• providing prospector training courses;
• inviting communities to participate in our government’s Far North Geological Mapping Initiative;
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Newmont President and Chief Executive Officier Robert T. O’Brien on Sustainable Gold Mining

Newmont President and CEO Robert T. O’Brien - Company PhotoThere is a New Day Dawning at Newmont and each day affords us the opportunity to renew our commitment and dedication to be an industry leader as we strive to achieve our vision of becoming The Gold Company of Choice through industry leading performance. We have reaffirmed the values that guide us as we seek the most effective ways to provide sustainable value for our employees, our communities and our shareholders by “acting with integrity, trust and respect.”

In 2007, we began to redirect the company and our business strategy. We established a new management team and implemented initiatives that will enable us to dedicate ourselves to Newmont’s core gold business, to expand our growth and exploration opportunities and to unlock the value embedded in our capital structure, as well as reduce operating costs.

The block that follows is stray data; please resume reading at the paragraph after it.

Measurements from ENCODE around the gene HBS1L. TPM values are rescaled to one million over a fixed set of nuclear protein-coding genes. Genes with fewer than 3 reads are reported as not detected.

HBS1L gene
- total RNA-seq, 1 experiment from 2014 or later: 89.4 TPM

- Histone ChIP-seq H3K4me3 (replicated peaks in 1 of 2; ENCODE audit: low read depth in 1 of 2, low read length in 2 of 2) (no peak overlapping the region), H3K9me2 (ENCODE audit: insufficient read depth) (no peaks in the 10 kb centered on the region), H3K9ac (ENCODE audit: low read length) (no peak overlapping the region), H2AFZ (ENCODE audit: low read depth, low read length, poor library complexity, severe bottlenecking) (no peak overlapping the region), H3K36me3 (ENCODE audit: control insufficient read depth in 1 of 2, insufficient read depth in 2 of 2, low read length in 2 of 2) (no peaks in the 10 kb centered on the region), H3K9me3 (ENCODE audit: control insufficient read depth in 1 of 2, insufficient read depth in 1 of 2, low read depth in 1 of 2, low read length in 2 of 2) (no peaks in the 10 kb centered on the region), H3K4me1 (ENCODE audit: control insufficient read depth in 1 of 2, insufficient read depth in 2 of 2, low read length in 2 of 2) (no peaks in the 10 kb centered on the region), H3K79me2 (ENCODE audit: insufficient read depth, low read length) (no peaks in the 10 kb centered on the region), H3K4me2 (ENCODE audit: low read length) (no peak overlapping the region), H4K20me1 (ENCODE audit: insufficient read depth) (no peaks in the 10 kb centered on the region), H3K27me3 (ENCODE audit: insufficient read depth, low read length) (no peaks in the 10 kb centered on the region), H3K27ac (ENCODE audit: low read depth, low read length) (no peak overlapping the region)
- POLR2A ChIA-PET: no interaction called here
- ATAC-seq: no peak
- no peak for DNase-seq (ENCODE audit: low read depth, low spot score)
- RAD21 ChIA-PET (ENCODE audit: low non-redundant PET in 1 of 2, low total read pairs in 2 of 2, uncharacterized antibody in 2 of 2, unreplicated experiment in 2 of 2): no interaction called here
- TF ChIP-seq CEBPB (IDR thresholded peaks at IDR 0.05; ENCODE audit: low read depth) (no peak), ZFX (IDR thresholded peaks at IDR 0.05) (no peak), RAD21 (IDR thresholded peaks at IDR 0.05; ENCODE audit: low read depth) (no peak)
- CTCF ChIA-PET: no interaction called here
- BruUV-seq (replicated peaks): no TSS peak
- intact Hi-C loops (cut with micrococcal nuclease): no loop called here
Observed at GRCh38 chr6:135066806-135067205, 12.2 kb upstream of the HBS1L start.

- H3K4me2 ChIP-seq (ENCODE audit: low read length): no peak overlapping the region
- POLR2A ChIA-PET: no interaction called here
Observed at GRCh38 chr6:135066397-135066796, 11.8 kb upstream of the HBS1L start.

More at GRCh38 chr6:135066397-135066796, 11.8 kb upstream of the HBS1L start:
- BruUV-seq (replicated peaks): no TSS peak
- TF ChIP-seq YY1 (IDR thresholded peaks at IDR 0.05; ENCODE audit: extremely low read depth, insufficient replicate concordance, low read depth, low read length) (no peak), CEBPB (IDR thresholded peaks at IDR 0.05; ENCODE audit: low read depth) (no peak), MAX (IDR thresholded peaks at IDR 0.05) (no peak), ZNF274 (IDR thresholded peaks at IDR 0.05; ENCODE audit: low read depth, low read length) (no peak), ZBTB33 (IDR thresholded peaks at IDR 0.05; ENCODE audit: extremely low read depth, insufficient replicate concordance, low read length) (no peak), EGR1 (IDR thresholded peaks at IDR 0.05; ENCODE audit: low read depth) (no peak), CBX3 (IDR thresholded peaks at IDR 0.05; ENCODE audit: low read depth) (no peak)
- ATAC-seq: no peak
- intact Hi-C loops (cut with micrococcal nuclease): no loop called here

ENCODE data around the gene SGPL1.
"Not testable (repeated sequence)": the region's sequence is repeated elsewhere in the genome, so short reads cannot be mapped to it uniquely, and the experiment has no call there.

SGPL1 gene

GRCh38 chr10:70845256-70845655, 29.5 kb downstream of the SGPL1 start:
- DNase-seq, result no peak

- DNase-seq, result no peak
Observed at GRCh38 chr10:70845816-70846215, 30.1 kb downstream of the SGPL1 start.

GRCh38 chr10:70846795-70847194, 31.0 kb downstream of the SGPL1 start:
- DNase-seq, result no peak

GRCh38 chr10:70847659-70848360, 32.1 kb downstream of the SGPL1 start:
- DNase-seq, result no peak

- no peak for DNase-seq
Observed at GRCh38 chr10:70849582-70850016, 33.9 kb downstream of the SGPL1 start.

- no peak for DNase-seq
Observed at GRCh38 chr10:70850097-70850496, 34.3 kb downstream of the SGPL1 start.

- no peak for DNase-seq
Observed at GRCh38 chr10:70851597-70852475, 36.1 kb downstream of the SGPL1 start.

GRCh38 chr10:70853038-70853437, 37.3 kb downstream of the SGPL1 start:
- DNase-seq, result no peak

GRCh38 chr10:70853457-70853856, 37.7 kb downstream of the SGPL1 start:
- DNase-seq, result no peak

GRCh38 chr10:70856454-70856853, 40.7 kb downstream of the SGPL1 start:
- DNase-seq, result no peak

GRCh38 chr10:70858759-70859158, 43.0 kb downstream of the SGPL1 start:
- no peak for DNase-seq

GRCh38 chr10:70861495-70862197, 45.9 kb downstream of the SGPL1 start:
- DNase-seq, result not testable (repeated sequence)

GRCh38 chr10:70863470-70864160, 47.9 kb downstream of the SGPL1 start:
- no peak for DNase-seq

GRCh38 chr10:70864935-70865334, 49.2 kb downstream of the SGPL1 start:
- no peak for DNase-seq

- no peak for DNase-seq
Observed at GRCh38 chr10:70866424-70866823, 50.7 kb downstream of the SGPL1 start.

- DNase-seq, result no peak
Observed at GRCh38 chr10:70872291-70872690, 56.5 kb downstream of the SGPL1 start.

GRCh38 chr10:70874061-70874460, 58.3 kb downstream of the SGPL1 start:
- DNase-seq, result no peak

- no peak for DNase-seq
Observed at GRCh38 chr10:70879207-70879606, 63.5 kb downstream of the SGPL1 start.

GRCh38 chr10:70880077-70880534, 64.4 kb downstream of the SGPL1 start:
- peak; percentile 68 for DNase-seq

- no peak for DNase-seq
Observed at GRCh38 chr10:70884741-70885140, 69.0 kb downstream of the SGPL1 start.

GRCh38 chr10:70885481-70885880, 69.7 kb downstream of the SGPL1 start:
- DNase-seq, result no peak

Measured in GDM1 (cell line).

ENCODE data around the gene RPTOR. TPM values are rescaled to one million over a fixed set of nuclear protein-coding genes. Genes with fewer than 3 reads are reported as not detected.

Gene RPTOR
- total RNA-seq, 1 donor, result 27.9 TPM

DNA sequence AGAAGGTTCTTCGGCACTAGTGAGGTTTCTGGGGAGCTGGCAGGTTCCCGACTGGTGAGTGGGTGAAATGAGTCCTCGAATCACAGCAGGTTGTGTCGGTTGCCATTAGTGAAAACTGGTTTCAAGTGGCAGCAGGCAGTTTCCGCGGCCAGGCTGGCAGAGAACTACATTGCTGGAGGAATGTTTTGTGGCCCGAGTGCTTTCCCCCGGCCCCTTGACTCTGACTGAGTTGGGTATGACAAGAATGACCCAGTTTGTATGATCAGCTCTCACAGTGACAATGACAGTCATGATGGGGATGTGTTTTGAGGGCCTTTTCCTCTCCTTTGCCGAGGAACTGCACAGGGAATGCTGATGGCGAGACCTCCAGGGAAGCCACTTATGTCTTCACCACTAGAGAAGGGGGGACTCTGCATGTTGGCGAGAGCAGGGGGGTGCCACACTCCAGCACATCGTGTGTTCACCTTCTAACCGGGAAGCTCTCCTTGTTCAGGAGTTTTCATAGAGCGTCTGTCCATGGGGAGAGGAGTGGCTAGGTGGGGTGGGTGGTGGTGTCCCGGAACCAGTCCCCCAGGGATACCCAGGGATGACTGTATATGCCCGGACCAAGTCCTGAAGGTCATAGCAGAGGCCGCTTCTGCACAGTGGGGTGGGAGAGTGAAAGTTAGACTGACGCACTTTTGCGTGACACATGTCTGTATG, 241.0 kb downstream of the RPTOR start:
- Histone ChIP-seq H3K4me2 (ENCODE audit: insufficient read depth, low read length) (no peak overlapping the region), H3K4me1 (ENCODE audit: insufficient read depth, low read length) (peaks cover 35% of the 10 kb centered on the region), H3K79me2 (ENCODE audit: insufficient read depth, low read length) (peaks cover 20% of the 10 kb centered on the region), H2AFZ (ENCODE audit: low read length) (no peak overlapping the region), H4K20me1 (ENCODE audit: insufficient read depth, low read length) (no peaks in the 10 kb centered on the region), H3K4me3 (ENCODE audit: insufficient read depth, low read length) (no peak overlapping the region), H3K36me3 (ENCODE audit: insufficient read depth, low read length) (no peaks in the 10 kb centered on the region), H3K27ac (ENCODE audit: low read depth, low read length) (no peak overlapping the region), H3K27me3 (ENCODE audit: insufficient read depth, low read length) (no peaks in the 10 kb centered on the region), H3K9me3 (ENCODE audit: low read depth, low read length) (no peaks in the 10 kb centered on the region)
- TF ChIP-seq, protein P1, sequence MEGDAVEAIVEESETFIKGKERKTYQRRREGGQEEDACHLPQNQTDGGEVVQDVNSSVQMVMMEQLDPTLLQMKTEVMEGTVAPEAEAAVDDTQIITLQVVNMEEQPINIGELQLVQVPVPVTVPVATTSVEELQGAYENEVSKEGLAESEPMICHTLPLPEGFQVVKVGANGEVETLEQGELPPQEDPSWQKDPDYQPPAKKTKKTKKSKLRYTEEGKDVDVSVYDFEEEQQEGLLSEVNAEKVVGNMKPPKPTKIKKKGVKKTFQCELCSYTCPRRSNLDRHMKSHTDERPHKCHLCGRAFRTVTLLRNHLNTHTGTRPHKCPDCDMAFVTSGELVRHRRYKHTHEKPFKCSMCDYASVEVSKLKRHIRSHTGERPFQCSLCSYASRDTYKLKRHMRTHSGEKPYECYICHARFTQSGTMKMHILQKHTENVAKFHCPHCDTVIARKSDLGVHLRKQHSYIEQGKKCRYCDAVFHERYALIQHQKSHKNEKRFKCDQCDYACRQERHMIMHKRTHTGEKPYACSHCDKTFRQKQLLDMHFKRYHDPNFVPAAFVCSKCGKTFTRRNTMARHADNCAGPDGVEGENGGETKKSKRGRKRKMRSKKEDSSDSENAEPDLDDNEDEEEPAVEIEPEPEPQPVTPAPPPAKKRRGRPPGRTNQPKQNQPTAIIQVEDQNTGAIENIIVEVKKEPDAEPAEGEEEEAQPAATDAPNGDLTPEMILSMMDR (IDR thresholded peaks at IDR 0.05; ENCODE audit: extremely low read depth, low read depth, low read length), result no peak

Key highlights during the year included:
• Producing 5.3 million equity ounces of gold, in line with our original guidance and expectations;
• Investing significantly in our business, including more than $1 billion in new gold projects and operating efficiency initiatives;
• Eliminating our gold hedge book, which positioned Newmont as the premier un-hedged gold company, and improved our financial strength and flexibility;
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SAMSSA Hall of Fame – Fred Castron and Conrad C. Houle

The SAMSSA Hall of Fame recognizes management leaders who have developed and provided mining advancing technologies and/or products and services that  have improved the efficiencies of mining globally and domestically and have built or assisted in building companies in Northern Ontario that have proven to be successful.

The leaders in the mining supply and service industry have proven that mining is only as efficient and productive as the quality of products and services provided from mining supply companies.  Over 400 Northern Ontario mining supply and service companies can boast of their historical influence in mining camps worldwide and their significant employment opportunities for skilled personnel making this sector larger in number than all direct mining and refining jobs in Northern Ontario.